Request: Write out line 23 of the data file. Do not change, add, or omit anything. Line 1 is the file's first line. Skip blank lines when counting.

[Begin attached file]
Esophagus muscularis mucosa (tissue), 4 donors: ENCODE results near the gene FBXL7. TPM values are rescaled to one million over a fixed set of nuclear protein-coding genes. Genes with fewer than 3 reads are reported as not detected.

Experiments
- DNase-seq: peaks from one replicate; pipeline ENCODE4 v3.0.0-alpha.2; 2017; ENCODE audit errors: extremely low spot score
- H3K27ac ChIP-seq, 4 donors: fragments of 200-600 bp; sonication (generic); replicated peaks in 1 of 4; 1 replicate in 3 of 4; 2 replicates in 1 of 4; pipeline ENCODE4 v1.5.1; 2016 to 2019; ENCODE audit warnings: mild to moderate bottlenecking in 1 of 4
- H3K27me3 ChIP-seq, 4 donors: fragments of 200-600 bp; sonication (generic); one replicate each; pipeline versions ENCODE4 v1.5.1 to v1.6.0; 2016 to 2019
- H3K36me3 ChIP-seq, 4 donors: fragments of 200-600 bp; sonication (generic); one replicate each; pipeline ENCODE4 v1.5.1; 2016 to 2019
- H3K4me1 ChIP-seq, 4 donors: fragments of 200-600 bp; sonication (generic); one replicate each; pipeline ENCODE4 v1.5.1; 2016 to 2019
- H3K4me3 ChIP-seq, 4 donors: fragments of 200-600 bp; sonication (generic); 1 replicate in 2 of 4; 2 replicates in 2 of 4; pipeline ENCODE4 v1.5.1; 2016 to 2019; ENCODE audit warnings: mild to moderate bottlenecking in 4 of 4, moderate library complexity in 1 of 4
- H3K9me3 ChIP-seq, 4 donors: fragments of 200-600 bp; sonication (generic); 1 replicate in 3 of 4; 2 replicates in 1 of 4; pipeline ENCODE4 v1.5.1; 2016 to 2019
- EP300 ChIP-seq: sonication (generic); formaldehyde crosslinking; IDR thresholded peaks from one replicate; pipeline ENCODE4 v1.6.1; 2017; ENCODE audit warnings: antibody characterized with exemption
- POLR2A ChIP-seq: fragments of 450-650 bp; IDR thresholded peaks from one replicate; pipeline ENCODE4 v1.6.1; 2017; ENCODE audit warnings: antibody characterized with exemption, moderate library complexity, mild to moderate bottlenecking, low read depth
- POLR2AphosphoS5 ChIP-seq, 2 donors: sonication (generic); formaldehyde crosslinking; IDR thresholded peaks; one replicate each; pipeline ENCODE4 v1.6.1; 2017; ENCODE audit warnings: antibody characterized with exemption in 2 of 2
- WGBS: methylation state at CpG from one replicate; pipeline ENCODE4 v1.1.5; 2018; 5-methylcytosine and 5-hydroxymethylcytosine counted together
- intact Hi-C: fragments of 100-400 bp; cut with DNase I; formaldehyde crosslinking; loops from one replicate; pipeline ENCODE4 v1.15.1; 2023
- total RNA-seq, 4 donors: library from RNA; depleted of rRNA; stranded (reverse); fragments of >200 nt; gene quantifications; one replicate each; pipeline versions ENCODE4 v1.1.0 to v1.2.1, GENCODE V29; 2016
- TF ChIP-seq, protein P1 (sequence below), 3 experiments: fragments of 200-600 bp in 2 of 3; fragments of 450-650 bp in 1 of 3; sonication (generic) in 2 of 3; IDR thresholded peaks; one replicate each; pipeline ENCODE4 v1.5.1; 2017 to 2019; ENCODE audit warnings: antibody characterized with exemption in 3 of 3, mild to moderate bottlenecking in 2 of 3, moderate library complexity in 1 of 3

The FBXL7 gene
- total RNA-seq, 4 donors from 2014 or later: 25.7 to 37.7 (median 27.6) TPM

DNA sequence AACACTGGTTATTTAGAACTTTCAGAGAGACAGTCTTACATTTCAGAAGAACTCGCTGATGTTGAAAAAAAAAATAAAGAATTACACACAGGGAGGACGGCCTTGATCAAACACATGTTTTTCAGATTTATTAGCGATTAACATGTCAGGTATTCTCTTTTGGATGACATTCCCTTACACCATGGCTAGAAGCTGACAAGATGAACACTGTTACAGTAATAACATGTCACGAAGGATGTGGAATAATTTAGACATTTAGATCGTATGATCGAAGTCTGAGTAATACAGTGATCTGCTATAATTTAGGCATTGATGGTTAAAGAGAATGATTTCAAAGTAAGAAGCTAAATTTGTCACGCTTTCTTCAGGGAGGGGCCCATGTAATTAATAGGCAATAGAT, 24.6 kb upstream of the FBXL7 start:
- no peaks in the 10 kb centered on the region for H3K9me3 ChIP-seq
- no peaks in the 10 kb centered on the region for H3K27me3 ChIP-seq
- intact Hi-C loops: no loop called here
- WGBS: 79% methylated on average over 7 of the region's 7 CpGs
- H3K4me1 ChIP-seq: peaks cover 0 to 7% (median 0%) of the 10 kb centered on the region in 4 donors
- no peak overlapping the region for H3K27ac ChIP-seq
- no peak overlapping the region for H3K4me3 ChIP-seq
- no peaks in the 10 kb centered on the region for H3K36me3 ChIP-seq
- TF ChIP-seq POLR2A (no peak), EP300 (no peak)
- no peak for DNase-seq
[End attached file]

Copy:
- WGBS: 79% methylated on average over 7 of the region's 7 CpGs